FIG. 8 is a diagram showing an LSI chip to which a clock synchronization system according to another embodiment of the present invention is applied; and

FIG. 9 is a block diagram showing a clock generator according to a related art.

DETAILED DESCRIPTION OF PREFERRED EMBODIMENTS

The invention will now be described herein with reference to illustrative embodiments. Those skilled in the art will recognize that many alternative embodiments can be accomplished using the teachings of the present invention and that the invention is not limited to the embodiments illustrated for explanatory purposes.

Exemplary embodiments of the present invention are described hereinafter in detail with reference to the drawings. In the drawings, the same elements are denoted by the same reference symbols, and redundant description is omitted as appropriate to simplify the description.

First Embodiment

FIG. 1 shows the configuration of a clock synchronization system 1000 according to a first embodiment of the present invention. The clock synchronization system 1000 includes clock generators 1001, 1002 and 1003 having the same configuration. The system has an external terminal EXT to input a reference clock. Each of the clock generators 1001, 1002 and 1003 has a terminal REFCLK to input the reference clock and a terminal FP to input a frame pulse. The reference clock is distributed with an equal delay from the external terminal EXT to each reference clock input terminal REFCLK of the clock generators 1001, 1002 and 1003. A ¼ frequency divider 811 generates a frame pulse based on the reference clock. The ¼ frequency divider 811 distributes the frame pulse with an equal delay from an output terminal to each frame pulse input terminal FP of the clock generators 1001, 1002 and 1003. Each of the clock generators 1001, 1002 and 1003 also has a terminal OCLK to output a synchronous clock, which is described in detail later. Frequency-divided clocks which are output from the synchronous clock output terminals OCLK of the clock generators 1001, 1002 and 1003 are phase-locked with each other.

The configuration of the clock generator 1001 is described hereinafter. A “reference clock” which is referred to in the following description designates a signal having the phase that is immediately after being input to the reference clock input terminal REFCLK unless otherwise noted.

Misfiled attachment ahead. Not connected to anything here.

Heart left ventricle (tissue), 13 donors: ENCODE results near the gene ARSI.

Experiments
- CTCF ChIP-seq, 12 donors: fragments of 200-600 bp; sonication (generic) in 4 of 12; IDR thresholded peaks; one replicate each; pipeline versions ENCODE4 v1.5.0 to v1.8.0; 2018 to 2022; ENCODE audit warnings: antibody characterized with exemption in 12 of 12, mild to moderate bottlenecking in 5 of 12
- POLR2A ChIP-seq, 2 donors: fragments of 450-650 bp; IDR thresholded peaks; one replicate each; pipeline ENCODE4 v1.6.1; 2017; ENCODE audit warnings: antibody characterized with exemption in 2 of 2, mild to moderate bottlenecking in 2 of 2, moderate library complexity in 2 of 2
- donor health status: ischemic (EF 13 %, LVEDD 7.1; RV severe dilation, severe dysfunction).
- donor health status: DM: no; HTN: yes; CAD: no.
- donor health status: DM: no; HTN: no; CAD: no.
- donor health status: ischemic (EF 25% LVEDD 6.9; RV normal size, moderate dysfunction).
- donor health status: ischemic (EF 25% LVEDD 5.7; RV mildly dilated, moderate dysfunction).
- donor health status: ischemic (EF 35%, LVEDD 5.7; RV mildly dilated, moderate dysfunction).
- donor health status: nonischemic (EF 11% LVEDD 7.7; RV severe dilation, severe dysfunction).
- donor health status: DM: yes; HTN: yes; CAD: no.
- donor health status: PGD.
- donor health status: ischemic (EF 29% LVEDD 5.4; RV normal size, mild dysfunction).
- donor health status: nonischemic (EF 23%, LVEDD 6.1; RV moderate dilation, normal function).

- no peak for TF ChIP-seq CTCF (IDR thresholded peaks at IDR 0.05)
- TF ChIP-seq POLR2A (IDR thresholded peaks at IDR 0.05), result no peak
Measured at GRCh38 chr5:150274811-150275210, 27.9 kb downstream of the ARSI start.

A phase-locked loop (PLL) 910 is a phase synchronizing circuit having a frequency multiplication function. Based on the reference clock, the PLL 910 outputs a PLL output signal PLLOUT which has a quadrupled frequency that multiplies the frequency of the reference clock by 4 and is in-phase with the reference clock. A portion 911 is composed of a phase frequency detector (PFD), a charge pump (CP), a low pass filter (LPF) and a voltage controlled oscillator (VCO). A¼ frequency divider 912 divides the received PLL output signal PLLOUT and outputs a ¼ frequency-divided signal FBC4. The VCO oscillates at a quadrupled frequency based on the reference clock according to a voltage value which is converted from a phase difference between the reference clock and the ¼ frequency-divided signal FBC4 and is stabilized in the phase-locked state.

A flip-flop (FF) 106 performs retiming of a signal having the phase which is immediately after being input to the frame pulse input terminal FP based on the reference clock and outputs a frame pulse FPI. A “frame pulse” which is referred to in the following description designates a frame pulse FPI that is output from the FF 106 unless otherwise noted. The ¼ frequency divider 811 and the FF 106 constitute a frame pulse generator 810.

A frequency divider 601 outputs a plurality of frequency-divided clocks, and it divides the frequency of the PLL output signal PLLOUT according to the frame pulse FPI. Specifically, the frequency divider 601 outputs a 1/1 frequency-divided clock OCLK1, a ½ frequency-divided clock OCLK2, a ¼ frequency-divided clock OCLK4 and a ⅛ frequency-divided clock OCLK8. A selector MUX1 selects an output signal from the frequency-divided clocks OCLK1, OCLK2, OCLK4 and OCLK8 as appropriate and outputs the selected one to the synchronous clock output terminal OCLK.